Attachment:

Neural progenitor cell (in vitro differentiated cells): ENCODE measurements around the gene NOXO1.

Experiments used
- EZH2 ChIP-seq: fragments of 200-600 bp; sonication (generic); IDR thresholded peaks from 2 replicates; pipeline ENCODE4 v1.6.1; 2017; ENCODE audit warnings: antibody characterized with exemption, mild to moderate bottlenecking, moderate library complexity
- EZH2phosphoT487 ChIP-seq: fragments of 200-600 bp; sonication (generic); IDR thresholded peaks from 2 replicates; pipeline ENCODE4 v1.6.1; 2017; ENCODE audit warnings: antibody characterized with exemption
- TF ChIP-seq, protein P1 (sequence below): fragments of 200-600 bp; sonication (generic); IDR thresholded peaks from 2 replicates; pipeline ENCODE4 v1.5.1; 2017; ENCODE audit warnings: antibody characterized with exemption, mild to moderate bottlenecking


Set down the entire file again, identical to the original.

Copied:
Neural progenitor cell (in vitro differentiated cells): ENCODE measurements around the gene NOXO1.

Experiments used
- EZH2 ChIP-seq: fragments of 200-600 bp; sonication (generic); IDR thresholded peaks from 2 replicates; pipeline ENCODE4 v1.6.1; 2017; ENCODE audit warnings: antibody characterized with exemption, mild to moderate bottlenecking, moderate library complexity
- EZH2phosphoT487 ChIP-seq: fragments of 200-600 bp; sonication (generic); IDR thresholded peaks from 2 replicates; pipeline ENCODE4 v1.6.1; 2017; ENCODE audit warnings: antibody characterized with exemption
- TF ChIP-seq, protein P1 (sequence below): fragments of 200-600 bp; sonication (generic); IDR thresholded peaks from 2 replicates; pipeline ENCODE4 v1.5.1; 2017; ENCODE audit warnings: antibody characterized with exemption, mild to moderate bottlenecking